August 30th, 2013
Evaluating climate simulations against observational data is a fundamental step in the evaluation and eventual improvement of models. Models can also help test our understanding of the causes of past variations of climate seen in the historical record. This analysis shows how current climate models, including those developed by NOAA, compare with observations in terms of their regional surface temperature trends since 1901.
The authors assessed whether observed regional and global surface temperature trends are detectable and/or consistent with trends seen in the Climate Model Intercomparison Project (CMIP3 and CMIP5) models’ historical experiments. CMIP5 models are also used to detect whether there are anthropogenic components in the observed trends, by comparing “Anthropogenic + Natural Forcing” experiments against an alternative scenario involving only natural forcings.
At the grid-point scale and for various regions, up to and including the global scale, the consistency of modeled and observed surface temperature trends for various intervals of the 20th century are analyzed, taking into account uncertainties due to (1) the changing accuracy and data coverage of climate observations, (2) intrinsic variability of the climate system, and (3) intermodel diversity in the simulated response to radiative forcings. Observed temperature trends over 1901-2010 are found to contain detectable anthropogenic warming components over a large fraction (about 80%) of the analyzed global area (panel c).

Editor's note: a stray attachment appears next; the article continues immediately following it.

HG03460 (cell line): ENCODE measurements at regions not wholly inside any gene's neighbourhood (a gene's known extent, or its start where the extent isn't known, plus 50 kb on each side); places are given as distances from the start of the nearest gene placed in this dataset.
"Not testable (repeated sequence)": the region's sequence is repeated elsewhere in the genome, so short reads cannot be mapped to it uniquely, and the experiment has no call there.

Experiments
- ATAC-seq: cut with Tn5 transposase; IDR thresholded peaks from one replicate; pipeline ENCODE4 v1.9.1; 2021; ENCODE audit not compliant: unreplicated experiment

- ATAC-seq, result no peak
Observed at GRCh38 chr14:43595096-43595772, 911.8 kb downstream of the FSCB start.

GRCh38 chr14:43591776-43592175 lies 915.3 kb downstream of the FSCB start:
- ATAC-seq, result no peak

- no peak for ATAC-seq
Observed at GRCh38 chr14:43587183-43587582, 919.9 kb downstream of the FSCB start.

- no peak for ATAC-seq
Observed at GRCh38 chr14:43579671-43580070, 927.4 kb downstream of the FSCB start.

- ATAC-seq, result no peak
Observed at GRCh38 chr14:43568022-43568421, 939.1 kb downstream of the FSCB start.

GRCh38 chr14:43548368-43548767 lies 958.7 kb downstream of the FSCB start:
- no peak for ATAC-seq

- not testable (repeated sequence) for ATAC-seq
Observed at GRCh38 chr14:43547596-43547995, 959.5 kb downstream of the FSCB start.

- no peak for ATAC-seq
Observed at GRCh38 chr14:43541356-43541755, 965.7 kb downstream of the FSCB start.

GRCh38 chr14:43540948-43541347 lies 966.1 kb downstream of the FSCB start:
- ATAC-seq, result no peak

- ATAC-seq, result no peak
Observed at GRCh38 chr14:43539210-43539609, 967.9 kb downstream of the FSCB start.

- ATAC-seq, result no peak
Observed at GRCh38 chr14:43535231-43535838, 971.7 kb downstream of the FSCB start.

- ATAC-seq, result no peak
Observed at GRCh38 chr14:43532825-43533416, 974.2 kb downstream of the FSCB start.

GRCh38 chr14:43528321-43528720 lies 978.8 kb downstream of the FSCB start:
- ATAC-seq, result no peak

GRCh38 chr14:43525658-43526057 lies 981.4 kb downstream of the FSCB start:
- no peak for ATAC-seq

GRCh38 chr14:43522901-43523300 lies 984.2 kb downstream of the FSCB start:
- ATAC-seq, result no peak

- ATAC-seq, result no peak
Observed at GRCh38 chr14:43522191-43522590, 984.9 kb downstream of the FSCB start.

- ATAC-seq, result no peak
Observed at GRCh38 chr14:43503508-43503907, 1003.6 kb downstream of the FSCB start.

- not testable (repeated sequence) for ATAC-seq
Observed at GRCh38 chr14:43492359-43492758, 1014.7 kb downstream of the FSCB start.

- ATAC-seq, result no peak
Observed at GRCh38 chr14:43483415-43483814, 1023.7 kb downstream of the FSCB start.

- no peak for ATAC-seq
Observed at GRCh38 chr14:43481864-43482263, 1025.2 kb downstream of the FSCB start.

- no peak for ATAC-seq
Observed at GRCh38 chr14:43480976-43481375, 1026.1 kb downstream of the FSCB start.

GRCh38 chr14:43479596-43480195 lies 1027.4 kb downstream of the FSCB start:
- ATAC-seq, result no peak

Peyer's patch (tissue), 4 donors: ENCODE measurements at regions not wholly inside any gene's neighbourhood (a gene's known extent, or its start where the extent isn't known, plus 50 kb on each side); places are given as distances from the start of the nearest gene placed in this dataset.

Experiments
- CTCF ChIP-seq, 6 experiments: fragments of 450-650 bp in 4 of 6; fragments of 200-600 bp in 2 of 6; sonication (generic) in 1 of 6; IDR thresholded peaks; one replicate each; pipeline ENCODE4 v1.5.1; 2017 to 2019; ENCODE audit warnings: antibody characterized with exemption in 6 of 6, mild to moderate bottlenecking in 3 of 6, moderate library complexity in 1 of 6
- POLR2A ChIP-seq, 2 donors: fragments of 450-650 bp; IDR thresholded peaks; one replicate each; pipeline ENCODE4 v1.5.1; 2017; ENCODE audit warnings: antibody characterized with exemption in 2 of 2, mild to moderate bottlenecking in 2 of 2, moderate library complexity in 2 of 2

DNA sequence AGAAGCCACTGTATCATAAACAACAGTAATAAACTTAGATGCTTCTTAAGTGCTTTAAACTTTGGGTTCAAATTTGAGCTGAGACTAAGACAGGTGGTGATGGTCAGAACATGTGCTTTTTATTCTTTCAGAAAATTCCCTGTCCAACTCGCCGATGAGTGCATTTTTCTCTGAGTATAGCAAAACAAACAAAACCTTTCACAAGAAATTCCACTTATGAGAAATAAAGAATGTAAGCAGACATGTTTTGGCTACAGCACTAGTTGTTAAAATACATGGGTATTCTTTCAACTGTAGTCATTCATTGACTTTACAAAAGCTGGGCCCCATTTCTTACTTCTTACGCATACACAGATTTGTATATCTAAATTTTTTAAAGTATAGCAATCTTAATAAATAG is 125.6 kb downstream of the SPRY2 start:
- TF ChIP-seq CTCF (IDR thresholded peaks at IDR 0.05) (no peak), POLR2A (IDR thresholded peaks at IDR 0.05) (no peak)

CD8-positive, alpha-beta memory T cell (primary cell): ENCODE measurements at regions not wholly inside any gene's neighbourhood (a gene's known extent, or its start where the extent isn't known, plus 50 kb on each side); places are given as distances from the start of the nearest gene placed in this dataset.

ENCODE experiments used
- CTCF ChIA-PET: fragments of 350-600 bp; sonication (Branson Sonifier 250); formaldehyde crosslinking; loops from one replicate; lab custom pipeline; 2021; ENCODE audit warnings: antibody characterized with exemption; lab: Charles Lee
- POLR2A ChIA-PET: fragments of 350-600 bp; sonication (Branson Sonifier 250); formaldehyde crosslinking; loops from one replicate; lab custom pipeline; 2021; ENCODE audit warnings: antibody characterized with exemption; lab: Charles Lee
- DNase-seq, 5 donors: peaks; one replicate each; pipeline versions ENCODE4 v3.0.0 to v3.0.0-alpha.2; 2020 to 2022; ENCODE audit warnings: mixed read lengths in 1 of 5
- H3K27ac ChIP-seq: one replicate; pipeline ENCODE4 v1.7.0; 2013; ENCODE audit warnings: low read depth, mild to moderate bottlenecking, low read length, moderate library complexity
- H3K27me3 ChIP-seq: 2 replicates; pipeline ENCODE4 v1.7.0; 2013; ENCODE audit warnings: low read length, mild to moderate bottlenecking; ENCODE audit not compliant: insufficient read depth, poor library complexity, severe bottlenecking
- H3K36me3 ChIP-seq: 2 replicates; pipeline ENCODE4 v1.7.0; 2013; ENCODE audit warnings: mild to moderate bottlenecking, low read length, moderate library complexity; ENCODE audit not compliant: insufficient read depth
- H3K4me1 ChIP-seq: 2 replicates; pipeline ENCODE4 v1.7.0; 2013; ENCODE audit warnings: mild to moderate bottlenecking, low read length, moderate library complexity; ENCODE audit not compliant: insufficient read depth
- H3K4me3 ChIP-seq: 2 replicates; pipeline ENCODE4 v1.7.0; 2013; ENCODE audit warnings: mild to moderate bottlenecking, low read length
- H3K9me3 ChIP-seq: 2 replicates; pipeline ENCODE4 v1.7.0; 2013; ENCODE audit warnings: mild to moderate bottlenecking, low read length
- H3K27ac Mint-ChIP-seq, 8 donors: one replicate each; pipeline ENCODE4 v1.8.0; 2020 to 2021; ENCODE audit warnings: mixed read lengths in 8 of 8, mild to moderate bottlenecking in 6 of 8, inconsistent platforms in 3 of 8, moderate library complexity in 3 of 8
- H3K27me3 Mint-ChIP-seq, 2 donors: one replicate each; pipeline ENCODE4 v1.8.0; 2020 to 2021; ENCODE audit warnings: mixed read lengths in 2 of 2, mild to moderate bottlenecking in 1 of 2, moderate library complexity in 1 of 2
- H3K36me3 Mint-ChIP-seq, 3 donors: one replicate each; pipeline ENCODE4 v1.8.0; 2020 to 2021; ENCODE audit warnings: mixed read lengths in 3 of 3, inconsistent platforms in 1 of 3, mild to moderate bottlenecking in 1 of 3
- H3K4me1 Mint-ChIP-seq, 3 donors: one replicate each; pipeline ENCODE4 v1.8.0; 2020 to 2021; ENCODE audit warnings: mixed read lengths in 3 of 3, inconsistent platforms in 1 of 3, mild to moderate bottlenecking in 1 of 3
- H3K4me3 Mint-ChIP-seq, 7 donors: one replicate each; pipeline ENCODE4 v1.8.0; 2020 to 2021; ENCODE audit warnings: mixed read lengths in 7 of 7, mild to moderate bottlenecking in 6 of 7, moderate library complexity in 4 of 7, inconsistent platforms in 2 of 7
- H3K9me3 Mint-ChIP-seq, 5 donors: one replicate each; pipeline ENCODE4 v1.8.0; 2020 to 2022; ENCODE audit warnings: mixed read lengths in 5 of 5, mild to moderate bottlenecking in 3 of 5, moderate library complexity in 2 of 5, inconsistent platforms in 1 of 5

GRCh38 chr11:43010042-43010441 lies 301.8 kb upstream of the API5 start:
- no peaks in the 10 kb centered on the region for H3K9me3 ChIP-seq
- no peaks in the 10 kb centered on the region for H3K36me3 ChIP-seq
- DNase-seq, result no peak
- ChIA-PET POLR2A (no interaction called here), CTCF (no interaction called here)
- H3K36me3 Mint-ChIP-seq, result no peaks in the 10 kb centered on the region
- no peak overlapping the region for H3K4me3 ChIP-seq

Using our methodology, stakeholders in various regions can learn what state-of-the-art models say about whether anthropogenic warming has yet been detected in their particular region. The methodology provides some regional information down to a grid scale of about 500 km by 500 km (panel c).
The internal climate variability and climate response to forcings remain uncertain. Here these are estimated from multi-model ensembles. The models are found to provide plausible representations of internal climate variability, though there is room for improvement. Due to the limited set of model runs available, this multi-model ensemble of opportunity might not span the full range of uncertainty. The forcings and observed trends are also uncertain. However, the influence of observational uncertainty on the trends is found to be generally small compared to intrinsic climate variability. This study did not delve into the individual roles of anthropogenic forcing constituents, such as anthropogenic aerosols and greenhouse gases.